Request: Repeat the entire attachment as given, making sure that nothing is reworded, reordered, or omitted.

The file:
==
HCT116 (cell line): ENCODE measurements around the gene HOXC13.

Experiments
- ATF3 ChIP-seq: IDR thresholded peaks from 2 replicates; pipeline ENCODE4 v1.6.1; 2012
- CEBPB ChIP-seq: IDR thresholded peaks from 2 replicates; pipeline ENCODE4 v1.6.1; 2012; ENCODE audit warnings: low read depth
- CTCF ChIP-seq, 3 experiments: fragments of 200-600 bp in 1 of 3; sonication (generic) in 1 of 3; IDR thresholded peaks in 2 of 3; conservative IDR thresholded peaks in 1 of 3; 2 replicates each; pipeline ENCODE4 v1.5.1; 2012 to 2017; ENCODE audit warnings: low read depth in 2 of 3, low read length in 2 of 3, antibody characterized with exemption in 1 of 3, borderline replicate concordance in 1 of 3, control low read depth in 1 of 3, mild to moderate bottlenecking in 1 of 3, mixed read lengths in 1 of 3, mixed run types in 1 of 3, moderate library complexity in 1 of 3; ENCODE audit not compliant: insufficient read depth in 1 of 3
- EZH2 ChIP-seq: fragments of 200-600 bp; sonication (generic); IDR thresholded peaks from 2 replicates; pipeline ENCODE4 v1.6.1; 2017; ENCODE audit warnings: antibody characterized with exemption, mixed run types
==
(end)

HCT116 (cell line): ENCODE measurements around the gene HOXC13.

Experiments
- ATF3 ChIP-seq: IDR thresholded peaks from 2 replicates; pipeline ENCODE4 v1.6.1; 2012
- CEBPB ChIP-seq: IDR thresholded peaks from 2 replicates; pipeline ENCODE4 v1.6.1; 2012; ENCODE audit warnings: low read depth
- CTCF ChIP-seq, 3 experiments: fragments of 200-600 bp in 1 of 3; sonication (generic) in 1 of 3; IDR thresholded peaks in 2 of 3; conservative IDR thresholded peaks in 1 of 3; 2 replicates each; pipeline ENCODE4 v1.5.1; 2012 to 2017; ENCODE audit warnings: low read depth in 2 of 3, low read length in 2 of 3, antibody characterized with exemption in 1 of 3, borderline replicate concordance in 1 of 3, control low read depth in 1 of 3, mild to moderate bottlenecking in 1 of 3, mixed read lengths in 1 of 3, mixed run types in 1 of 3, moderate library complexity in 1 of 3; ENCODE audit not compliant: insufficient read depth in 1 of 3
- EZH2 ChIP-seq: fragments of 200-600 bp; sonication (generic); IDR thresholded peaks from 2 replicates; pipeline ENCODE4 v1.6.1; 2017; ENCODE audit warnings: antibody characterized with exemption, mixed run types